IN ADDITION TO MY ABOVE COMMENTS: I know why they call this The Cabinet of Caligari. There is a direct connection between this film and the 1919 Silent Film! Do you know what it is? I do-


Ok, if you have seen the film, you realize the film is basically a dream. A dream of an unstable woman...or some claim Caligari himself. My verdict is still out on that one. But we definitely know it is the dream of someone unstable. And in an asylum. So what is the connection to the 1919 Silent Film. The original silent version has the exact same twist ending. The same underlying concept. In the original 1919 version all this weird stuff is happening you can't quite understand, and you find out at the end it is all the dream of an unstable asylum inmate. The two stories while told completely different, share the same ending and in a way the overall same concept. Both are about a crazy imagining a world in their head, and how strange a nightmare that can be. Which is again why it also in some ways reminds me of the film "IDENTITY"...another favorite of mine. But the relationship between these two films is more than a name. If if Robert Bloch hadn't intended it to be this some strange way both film deal with the same ideas throughout, and share the exact same ending. In addition one of the reviews mentioned that he could not believe that the female star would want to commit suicide after being locked up for two days....what one has to remember is that this story is the produce of a disturbed mind, and has no real basis in reality. Things are happening around her, that her mind is transforming into something else. So she imagines she has been there for 2 days...but it could have been far longer. Or she could have been suicidal for many years, and being committed and locked up pushed her over the either case, to me it made perfect sense, once I understood everything was in her head. Also the relationship with her son, is a normal mother/son relationship once you realize she's the conversations they have, he is speaking to her like a son...she is speaking to him like a love interest. Because she's crazy. And that's why in certain scenes he's so sad. He realizes from what she says she does not know he is her son. But is imagining he is something else. A hopeful lover/boyfriend? But it is interesting to re-watch the film, and see his reactions to her comments."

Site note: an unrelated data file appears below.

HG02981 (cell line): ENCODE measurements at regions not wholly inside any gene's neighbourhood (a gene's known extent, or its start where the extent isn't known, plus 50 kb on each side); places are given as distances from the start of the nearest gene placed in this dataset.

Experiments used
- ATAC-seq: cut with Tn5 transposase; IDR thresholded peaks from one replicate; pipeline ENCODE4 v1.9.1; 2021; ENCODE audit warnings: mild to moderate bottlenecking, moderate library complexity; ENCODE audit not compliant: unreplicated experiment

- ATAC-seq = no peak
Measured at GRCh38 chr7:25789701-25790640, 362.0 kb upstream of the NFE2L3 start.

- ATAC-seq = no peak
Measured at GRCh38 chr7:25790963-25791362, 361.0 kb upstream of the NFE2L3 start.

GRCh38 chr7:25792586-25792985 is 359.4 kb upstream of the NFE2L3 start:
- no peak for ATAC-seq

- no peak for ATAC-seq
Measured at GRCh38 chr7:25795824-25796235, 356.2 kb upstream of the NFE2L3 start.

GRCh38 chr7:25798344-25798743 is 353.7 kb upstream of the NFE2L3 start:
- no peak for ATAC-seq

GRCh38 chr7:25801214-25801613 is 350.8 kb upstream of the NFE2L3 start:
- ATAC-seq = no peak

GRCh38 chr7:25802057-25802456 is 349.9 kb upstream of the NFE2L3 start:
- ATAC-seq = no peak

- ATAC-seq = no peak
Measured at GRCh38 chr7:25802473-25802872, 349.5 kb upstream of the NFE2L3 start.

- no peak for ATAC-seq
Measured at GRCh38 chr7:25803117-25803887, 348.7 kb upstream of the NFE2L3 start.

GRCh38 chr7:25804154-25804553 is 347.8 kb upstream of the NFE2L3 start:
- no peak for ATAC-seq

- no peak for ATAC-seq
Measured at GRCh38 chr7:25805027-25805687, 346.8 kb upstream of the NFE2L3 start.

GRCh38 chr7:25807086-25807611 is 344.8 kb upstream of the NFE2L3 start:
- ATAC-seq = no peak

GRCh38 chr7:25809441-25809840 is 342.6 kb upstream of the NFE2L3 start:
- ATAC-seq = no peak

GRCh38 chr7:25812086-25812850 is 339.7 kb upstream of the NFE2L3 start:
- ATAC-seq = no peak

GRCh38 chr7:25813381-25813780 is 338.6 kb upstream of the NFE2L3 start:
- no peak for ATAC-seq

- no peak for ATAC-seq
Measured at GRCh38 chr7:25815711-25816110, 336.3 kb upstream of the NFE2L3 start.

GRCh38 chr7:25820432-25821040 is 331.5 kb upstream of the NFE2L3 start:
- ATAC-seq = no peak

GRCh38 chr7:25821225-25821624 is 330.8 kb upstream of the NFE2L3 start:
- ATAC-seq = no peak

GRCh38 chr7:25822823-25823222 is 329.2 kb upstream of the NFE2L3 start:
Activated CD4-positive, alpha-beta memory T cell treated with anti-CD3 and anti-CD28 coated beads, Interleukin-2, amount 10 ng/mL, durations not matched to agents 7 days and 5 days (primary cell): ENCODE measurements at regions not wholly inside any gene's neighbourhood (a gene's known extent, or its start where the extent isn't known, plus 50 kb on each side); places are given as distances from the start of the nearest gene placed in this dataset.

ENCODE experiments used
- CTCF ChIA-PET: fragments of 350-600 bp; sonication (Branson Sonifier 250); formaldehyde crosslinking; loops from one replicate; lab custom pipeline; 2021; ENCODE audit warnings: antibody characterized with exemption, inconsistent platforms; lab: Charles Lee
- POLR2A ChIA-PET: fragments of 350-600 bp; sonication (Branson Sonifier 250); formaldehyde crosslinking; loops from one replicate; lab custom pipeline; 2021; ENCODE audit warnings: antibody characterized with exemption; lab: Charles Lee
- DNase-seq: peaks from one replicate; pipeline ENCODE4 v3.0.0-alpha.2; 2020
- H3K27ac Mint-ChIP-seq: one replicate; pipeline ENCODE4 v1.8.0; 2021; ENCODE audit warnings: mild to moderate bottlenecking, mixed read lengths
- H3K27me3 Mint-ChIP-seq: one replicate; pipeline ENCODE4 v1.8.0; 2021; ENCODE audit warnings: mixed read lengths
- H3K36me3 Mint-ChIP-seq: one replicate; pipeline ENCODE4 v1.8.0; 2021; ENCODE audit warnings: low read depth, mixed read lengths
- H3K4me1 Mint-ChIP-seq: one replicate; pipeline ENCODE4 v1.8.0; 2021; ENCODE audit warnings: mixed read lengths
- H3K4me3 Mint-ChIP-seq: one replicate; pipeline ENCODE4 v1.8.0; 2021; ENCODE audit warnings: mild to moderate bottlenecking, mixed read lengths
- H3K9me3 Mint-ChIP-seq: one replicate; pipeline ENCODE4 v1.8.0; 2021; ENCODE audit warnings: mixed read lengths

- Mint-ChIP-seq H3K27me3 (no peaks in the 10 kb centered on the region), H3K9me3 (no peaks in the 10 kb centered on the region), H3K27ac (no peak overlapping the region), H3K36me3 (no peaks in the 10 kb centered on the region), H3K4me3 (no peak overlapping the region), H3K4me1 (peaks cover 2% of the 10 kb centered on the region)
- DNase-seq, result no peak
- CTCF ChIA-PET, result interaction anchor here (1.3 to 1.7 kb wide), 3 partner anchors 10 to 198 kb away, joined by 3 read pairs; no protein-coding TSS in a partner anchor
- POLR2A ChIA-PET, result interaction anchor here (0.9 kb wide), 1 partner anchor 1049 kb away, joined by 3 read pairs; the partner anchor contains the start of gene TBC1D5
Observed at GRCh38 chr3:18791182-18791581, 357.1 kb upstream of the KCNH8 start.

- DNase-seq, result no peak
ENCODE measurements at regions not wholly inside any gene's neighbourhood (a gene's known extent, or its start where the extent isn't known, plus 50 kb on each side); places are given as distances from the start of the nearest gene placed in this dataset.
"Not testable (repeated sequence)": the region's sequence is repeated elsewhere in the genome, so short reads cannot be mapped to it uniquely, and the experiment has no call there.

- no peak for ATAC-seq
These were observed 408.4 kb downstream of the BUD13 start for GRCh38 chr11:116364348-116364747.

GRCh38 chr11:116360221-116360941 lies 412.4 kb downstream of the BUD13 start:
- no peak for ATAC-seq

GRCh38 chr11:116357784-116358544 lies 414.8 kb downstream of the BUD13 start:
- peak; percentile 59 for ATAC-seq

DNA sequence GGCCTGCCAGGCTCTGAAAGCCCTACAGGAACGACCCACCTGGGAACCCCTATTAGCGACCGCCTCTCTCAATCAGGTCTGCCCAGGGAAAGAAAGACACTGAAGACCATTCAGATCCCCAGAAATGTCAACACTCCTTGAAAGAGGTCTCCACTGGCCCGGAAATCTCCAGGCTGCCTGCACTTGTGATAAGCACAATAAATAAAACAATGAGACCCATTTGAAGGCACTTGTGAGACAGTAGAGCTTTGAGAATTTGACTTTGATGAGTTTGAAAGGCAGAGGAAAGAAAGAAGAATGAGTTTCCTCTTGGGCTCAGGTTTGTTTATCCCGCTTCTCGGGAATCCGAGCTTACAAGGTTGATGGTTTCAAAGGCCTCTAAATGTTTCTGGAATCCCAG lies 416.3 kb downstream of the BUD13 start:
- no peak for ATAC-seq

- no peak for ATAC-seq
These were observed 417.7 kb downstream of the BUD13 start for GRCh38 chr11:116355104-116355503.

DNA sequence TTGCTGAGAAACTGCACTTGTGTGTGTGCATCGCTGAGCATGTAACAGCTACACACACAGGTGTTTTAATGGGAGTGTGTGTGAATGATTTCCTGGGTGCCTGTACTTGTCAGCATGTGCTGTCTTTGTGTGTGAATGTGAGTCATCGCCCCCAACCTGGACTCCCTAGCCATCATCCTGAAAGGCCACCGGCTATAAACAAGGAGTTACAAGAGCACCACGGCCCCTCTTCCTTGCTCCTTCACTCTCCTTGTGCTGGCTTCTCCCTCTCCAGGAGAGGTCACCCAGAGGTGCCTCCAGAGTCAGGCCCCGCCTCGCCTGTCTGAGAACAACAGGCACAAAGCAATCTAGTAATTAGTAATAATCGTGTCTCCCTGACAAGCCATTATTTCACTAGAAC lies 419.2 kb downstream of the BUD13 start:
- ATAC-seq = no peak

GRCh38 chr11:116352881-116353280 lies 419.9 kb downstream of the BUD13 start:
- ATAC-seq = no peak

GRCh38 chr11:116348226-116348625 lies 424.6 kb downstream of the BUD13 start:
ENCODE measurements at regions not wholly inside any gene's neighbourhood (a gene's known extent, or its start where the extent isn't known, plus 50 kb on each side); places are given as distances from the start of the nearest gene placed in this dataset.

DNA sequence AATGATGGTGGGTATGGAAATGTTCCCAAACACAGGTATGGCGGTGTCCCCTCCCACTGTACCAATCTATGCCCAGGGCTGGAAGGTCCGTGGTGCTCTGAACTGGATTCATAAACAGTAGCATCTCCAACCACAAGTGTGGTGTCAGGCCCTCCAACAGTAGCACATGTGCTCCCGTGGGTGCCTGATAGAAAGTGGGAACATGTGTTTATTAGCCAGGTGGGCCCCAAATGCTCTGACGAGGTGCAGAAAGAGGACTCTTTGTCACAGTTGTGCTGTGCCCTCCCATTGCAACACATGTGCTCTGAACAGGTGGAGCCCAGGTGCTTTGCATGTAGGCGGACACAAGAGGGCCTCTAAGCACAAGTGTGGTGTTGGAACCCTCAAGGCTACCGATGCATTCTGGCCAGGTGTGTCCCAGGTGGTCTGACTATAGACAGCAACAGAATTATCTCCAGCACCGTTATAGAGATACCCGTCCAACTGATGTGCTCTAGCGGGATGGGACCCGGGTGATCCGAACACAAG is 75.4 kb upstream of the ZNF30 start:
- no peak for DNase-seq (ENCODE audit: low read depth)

Update of a classic feels more modern than 1962
Corina Cook | Nazareth, PA | 05/03/2008
(4 out of 5 stars)

"The Cabinet of Caligari is a 1962 movie based loosely on The Cabinet of Dr. Caligari, a 1919 silent film. Ironically, it is very modern.

This is the kind of movie that is hard to examine without giving too much away. A young woman's car breaks down on vacation, and she finds her way to a huge mansion. The man of the house, Caligari, is all too willing to make her his guest, and soon, Jane finds herself more a prisoner. There are others in the house, some who seem to be guests too, and others who appear to be more aligned with Caligari, and she tries to figure out her place there and a way out.

I loved this movie for the dialogue. Caligari's prodding words were even mixed into a Nine Inch Nails version of Queen's "Get Down Make Love." He says, "How old were you when you first let a man make love to you? Next, who was he? Next, how did you feel at the time? Next, how did you feel afterwards? What did you feel? What did you think? Were you pleased, frightened, ecstatic, disgusted? What did he say? What words did you speak? That's what I want to know. Now. Tell me. Now. Now. All of it, now. Tell me. YES!"

It was so strange the way characters acted totally familiar with each other on first meetings. On the first watch, I chalked this up to 60s styling, but after the plot is fully revealed, everything makes perfect sense.

This is a horror film much like Memento could be considered one, but I think that it wasn't easily defined by a genre in its time, and horror was the closest. There were moments with really weird editing, especially near the end, that seemed to try to "spook" things up. Those scenes are a little funny, but they do add to the movie as a whole.
Loved it!